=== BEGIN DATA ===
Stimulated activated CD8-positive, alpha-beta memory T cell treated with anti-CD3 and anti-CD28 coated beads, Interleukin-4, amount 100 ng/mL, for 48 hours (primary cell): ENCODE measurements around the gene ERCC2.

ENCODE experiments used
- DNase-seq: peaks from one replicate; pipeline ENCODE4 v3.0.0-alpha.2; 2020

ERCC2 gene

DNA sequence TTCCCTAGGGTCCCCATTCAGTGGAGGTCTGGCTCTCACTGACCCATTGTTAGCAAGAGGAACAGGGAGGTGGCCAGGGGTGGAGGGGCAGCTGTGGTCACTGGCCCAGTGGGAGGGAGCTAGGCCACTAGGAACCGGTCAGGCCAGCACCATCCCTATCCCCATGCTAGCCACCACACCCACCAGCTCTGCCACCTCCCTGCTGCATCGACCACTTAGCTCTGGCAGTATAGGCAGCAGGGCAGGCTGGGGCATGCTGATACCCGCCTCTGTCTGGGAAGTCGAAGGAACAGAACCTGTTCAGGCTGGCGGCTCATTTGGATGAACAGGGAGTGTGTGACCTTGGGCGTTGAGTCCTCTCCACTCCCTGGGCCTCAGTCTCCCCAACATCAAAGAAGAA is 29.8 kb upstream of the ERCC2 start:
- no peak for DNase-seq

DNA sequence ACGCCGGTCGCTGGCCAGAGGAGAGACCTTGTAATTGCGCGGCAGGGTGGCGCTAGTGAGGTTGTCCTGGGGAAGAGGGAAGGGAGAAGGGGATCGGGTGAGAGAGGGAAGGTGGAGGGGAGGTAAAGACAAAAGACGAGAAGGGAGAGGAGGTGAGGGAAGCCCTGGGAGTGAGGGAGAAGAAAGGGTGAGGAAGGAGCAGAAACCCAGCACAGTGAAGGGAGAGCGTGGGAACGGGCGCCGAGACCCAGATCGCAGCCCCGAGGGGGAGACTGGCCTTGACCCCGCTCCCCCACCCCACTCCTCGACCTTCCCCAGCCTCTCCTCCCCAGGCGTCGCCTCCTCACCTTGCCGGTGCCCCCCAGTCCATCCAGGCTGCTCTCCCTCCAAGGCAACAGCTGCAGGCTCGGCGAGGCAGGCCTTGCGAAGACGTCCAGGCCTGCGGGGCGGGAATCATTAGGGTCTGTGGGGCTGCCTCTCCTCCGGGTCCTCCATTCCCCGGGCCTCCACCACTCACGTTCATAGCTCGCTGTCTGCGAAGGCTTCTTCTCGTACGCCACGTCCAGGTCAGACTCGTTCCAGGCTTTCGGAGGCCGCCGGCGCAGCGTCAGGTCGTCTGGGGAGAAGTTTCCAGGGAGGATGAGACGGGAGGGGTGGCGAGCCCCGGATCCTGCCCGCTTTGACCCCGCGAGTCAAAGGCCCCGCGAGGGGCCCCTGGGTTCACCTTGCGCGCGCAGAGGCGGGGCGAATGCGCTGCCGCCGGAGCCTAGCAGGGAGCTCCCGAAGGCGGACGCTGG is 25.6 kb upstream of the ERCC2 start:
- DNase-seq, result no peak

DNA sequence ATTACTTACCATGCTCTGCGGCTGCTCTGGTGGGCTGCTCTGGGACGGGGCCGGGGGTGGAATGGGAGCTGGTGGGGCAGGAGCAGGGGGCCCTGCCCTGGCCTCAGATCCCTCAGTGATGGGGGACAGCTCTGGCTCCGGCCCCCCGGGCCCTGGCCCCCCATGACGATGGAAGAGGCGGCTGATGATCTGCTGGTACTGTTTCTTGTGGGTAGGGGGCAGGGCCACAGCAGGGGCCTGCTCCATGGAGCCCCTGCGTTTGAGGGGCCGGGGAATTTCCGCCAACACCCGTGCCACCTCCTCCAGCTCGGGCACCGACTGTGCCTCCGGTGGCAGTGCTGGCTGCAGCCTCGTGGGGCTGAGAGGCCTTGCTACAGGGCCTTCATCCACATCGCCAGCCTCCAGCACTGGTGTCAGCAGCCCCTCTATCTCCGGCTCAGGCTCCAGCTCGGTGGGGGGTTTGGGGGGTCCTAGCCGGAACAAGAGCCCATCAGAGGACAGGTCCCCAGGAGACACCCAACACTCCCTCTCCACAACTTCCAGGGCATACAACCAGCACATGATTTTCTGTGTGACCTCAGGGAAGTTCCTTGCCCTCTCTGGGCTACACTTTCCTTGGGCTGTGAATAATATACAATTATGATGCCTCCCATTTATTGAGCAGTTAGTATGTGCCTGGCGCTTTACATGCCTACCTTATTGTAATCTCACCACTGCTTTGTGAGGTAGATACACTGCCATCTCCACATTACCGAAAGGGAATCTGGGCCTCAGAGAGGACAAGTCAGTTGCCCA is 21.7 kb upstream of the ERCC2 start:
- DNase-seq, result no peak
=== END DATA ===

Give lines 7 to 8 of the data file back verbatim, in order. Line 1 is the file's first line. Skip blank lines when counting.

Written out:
DNA sequence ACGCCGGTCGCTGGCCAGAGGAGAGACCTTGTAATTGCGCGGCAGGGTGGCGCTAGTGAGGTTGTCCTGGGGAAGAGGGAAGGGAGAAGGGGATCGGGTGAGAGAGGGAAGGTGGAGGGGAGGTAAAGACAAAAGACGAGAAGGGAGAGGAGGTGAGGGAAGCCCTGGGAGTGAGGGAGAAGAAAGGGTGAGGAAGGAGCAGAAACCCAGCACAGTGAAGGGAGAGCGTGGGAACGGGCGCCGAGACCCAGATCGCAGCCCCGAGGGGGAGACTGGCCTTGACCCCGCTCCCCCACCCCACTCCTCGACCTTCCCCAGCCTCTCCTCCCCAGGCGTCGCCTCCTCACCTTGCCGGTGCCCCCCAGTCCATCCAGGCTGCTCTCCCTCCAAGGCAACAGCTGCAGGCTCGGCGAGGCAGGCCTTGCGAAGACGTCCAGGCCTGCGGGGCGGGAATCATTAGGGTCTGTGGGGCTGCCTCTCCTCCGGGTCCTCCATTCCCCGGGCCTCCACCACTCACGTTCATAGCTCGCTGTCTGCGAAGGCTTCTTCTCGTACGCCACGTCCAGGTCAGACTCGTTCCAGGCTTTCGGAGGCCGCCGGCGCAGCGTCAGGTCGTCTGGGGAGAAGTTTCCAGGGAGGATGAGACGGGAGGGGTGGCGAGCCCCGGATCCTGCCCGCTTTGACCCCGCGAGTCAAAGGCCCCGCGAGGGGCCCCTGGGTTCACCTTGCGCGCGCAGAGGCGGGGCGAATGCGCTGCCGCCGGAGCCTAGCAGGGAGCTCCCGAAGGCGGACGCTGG is 25.6 kb upstream of the ERCC2 start:
- DNase-seq, result no peak